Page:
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Compact discoveries


Parks with limited space that crave a big, tall, eye-catching coaster ride, need not be


disappointed if they consider some of the low-footprint, compact options that are currently available on the market. The new family of vertical rides need not necessarily have a large


monetary layout either, as Paul Ruben finds out…


I


n 1911 John W. Bourke patented a Pleasure Railway, US Patent 983,119. It was an elegant but simple roller coaster, with a lift hill leading to six sections of connected U-shaped track supported by Corinthian columns. The track led riders lower and lower until they reached the end of the ride. It was never built, but it is an early example of compact


roller coasters that stack track vertically within a small footprint.


Since Bourke's idea was dismissed we have seen a


variety of small, compact roller coasters as a staple of most amusement parks. But since 1985 compact coasters have started to grow up. And up. Although they still occupy a small parcel of land, they have become taller, faster, and more thrilling. For example, Playland’s Castaway Cove amusement park


The ZacSpin made its


American debut as Green Lantern


in New Jersey will soon open Gale Force, the latest addition to a growing catalogue of vertical coasters. Gale Force is an S&S LSM Triple Launch Coaster with thrills from start to finish that will offer visitors to the Jersey Shore an exciting and unique high-powered ride experience. For those who may be considering adding a compact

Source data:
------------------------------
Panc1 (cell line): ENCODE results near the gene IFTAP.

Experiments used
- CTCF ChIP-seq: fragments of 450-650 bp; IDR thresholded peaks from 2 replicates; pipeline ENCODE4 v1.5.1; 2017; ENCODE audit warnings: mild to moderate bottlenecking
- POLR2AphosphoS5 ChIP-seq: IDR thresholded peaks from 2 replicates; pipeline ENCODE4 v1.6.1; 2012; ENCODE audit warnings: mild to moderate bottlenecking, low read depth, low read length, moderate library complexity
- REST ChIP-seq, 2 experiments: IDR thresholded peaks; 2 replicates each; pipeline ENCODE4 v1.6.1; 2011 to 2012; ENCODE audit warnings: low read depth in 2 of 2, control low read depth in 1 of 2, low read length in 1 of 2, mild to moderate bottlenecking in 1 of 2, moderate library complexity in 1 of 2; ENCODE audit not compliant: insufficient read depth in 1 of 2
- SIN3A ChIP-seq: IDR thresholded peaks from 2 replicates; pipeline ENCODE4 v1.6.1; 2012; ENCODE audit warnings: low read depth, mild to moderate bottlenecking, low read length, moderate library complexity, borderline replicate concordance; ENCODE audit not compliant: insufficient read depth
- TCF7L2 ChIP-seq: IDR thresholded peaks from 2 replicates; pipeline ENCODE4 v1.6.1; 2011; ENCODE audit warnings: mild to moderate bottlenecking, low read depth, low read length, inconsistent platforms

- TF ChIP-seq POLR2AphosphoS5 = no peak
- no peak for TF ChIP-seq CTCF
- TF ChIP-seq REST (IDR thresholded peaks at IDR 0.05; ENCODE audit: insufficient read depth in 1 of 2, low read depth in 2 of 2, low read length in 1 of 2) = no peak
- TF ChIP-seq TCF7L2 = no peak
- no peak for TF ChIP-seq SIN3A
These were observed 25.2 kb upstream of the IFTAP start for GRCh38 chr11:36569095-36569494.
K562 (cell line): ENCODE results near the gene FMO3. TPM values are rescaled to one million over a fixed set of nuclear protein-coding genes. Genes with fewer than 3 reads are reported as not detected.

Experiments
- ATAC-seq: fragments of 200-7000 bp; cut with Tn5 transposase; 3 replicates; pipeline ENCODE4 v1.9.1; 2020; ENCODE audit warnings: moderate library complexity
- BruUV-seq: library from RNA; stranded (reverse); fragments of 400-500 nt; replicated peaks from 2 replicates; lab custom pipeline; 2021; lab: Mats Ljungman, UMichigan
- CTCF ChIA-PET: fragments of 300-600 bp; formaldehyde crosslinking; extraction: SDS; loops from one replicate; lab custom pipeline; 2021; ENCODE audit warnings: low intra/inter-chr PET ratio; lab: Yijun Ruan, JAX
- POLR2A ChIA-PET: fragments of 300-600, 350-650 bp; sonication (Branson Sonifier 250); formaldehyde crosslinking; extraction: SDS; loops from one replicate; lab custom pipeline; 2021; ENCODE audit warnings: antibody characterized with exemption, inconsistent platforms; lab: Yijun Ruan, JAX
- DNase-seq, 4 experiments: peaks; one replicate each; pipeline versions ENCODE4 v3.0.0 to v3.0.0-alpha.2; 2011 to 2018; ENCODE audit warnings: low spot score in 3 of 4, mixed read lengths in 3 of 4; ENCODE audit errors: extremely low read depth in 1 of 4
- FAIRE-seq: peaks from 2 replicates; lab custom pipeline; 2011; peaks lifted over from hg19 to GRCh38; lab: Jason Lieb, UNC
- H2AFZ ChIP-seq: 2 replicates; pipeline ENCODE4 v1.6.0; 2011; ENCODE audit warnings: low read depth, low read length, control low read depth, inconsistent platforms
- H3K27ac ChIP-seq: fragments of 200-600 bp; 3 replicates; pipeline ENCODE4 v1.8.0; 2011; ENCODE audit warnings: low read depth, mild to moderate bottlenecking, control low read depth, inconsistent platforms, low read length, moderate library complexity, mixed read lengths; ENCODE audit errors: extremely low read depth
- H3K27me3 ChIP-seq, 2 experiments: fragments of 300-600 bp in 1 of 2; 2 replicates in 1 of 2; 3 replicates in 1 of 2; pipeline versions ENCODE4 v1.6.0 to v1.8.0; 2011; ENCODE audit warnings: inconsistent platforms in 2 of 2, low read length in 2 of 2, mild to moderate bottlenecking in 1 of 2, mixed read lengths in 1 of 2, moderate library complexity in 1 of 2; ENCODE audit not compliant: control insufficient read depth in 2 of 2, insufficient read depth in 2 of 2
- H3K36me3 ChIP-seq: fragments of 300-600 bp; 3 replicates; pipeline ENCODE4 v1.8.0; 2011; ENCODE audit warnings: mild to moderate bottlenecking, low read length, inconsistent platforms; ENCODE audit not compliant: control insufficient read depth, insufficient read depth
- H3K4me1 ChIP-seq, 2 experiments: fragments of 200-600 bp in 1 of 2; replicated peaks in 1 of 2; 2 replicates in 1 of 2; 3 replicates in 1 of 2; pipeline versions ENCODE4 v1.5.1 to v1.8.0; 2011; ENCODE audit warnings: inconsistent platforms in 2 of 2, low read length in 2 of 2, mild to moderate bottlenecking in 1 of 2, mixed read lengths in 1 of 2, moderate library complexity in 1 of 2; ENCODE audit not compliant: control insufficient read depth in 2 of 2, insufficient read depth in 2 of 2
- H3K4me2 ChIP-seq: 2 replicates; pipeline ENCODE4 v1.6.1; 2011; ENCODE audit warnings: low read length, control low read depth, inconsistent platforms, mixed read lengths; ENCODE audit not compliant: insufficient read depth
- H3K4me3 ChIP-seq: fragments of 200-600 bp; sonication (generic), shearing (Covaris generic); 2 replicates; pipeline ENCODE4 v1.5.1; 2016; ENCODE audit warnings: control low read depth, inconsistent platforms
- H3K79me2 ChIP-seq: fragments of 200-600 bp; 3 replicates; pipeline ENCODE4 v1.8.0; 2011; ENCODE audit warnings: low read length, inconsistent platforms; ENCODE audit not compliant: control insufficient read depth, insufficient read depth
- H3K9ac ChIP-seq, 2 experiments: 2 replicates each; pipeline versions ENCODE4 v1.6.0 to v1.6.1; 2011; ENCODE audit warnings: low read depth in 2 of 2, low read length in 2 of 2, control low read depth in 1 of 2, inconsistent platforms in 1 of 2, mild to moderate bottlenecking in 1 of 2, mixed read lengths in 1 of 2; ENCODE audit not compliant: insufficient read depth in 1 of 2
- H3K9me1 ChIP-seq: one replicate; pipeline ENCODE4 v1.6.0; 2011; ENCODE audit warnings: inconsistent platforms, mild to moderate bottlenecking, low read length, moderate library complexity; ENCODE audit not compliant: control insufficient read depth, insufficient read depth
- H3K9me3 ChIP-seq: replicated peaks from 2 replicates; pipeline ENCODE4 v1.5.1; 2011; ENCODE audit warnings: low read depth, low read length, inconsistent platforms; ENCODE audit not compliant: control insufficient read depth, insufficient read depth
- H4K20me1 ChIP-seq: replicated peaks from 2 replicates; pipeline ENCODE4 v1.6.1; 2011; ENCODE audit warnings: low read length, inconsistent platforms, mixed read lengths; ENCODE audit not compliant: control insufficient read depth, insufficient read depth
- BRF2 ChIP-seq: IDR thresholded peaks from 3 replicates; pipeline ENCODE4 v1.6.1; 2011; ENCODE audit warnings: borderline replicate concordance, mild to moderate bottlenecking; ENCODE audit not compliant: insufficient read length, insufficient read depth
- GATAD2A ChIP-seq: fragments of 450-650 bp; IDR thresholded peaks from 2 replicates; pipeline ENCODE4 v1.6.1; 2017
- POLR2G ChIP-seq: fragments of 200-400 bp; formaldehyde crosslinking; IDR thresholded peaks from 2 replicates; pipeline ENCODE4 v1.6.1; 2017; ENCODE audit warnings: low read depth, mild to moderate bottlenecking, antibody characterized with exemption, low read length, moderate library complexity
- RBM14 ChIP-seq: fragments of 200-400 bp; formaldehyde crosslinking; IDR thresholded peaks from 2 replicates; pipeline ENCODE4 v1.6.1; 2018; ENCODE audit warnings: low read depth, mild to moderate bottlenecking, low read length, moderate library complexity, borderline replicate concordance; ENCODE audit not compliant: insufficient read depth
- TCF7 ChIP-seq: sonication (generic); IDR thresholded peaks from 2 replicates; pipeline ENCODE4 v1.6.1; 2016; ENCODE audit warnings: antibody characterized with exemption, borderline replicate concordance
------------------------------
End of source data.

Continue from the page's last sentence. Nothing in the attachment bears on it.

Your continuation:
vertical coaster to their park, there are a variety of choices. Instead of using traditional lift hills and layouts that wander over unused portions of the park, the new vertical rides stack track perpendicularly. The result is a compact footprint that makes them attractive to parks with limited space. Those using electro-magnetic launching allow for longer ride times travelling repeatedly over less track, lowering construction cost. The only drawback is that the trains are shorter resulting in lower capacity and they often take longer to load and unload.


Innovation The modern era of compact vertical coasters began in 1985 when Six Flags Great America introduced Z-Force, the one and only Space Diver from Intamin. It was the world's only hairpin-drop roller coaster, with six head-over-heels dives and a 540° upward spiral. It was also the only Space


32 Bourke’s Pleasure Railway


Dive coaster to ever be built. It was all packed into a relatively small area with 1,900 feet (580 m) of track stacked above each other, just like in Bourke's design. The drops were severe, producing a free-fall experience on the plunges. Fast steel switchbacks connected the turns just before trains flew into the gravity-defying upward spiral. Trains reached a maximum speed of 35 mph (56 kph). In 1988 Z-Force was moved to Six Flags Over Georgia, then moved again in 1992 to Six Flags Magic Mountain and renamed Flashback, where it operated until retirement in 2003. Over the last 30 years, Intamin has developed the most


comprehensive range of roller coasters of any manufacturer in the world. The firm considers itself to be the leader in coaster development and innovation. The ZacSpin Coaster is another space saving and eye-catching coaster from Intamin. The first ZacSpin appeared in 2007 at Linnanmaki in Finland and Terra Mitica in Spain before a larger model popped up at Sweden’s Grona Lund in 2009. The ZacSpin made its American debut in 2011 as Green Lantern: First Flight at Six Flags Magic Mountain. Built vertically on a tight footprint (125 by 41 feet or 38 by 12.5 m) , the ZacSpin fourth-dimension ball coaster typically features an 825-foot- long (251m) vertical zigzag track with cars that rotate


APRIL 2017


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